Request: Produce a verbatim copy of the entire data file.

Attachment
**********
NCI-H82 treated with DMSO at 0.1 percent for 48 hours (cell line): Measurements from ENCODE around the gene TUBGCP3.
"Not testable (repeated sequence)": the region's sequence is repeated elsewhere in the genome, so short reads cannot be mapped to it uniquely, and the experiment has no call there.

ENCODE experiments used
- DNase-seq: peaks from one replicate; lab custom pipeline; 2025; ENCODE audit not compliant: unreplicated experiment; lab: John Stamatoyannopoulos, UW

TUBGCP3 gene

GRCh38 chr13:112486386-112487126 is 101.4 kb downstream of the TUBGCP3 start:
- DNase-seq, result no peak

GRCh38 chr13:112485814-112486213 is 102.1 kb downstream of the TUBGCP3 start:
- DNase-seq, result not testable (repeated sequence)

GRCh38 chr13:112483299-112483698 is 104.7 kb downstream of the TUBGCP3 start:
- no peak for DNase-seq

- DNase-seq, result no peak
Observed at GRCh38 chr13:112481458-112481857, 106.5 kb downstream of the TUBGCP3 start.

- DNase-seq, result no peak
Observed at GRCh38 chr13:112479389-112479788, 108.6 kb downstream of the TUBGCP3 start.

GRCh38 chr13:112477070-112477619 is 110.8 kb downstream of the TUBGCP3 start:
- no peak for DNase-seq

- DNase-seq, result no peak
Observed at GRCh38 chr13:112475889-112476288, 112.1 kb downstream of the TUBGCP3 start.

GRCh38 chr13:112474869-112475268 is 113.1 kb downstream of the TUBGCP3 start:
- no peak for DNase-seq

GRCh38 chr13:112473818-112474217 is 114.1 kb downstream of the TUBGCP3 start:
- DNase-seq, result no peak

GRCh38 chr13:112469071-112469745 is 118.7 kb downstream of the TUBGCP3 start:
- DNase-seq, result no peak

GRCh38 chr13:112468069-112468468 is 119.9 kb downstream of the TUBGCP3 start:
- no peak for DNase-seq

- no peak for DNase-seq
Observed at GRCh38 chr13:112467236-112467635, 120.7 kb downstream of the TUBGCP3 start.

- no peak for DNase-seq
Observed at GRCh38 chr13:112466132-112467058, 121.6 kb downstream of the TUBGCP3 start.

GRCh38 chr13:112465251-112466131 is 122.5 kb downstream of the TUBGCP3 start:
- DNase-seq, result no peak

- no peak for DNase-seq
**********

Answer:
NCI-H82 treated with DMSO at 0.1 percent for 48 hours (cell line): Measurements from ENCODE around the gene TUBGCP3.
"Not testable (repeated sequence)": the region's sequence is repeated elsewhere in the genome, so short reads cannot be mapped to it uniquely, and the experiment has no call there.

ENCODE experiments used
- DNase-seq: peaks from one replicate; lab custom pipeline; 2025; ENCODE audit not compliant: unreplicated experiment; lab: John Stamatoyannopoulos, UW

TUBGCP3 gene

GRCh38 chr13:112486386-112487126 is 101.4 kb downstream of the TUBGCP3 start:
- DNase-seq, result no peak

GRCh38 chr13:112485814-112486213 is 102.1 kb downstream of the TUBGCP3 start:
- DNase-seq, result not testable (repeated sequence)

GRCh38 chr13:112483299-112483698 is 104.7 kb downstream of the TUBGCP3 start:
- no peak for DNase-seq

- DNase-seq, result no peak
Observed at GRCh38 chr13:112481458-112481857, 106.5 kb downstream of the TUBGCP3 start.

- DNase-seq, result no peak
Observed at GRCh38 chr13:112479389-112479788, 108.6 kb downstream of the TUBGCP3 start.

GRCh38 chr13:112477070-112477619 is 110.8 kb downstream of the TUBGCP3 start:
- no peak for DNase-seq

- DNase-seq, result no peak
Observed at GRCh38 chr13:112475889-112476288, 112.1 kb downstream of the TUBGCP3 start.

GRCh38 chr13:112474869-112475268 is 113.1 kb downstream of the TUBGCP3 start:
- no peak for DNase-seq

GRCh38 chr13:112473818-112474217 is 114.1 kb downstream of the TUBGCP3 start:
- DNase-seq, result no peak

GRCh38 chr13:112469071-112469745 is 118.7 kb downstream of the TUBGCP3 start:
- DNase-seq, result no peak

GRCh38 chr13:112468069-112468468 is 119.9 kb downstream of the TUBGCP3 start:
- no peak for DNase-seq

- no peak for DNase-seq
Observed at GRCh38 chr13:112467236-112467635, 120.7 kb downstream of the TUBGCP3 start.

- no peak for DNase-seq
Observed at GRCh38 chr13:112466132-112467058, 121.6 kb downstream of the TUBGCP3 start.

GRCh38 chr13:112465251-112466131 is 122.5 kb downstream of the TUBGCP3 start:
- DNase-seq, result no peak

- no peak for DNase-seq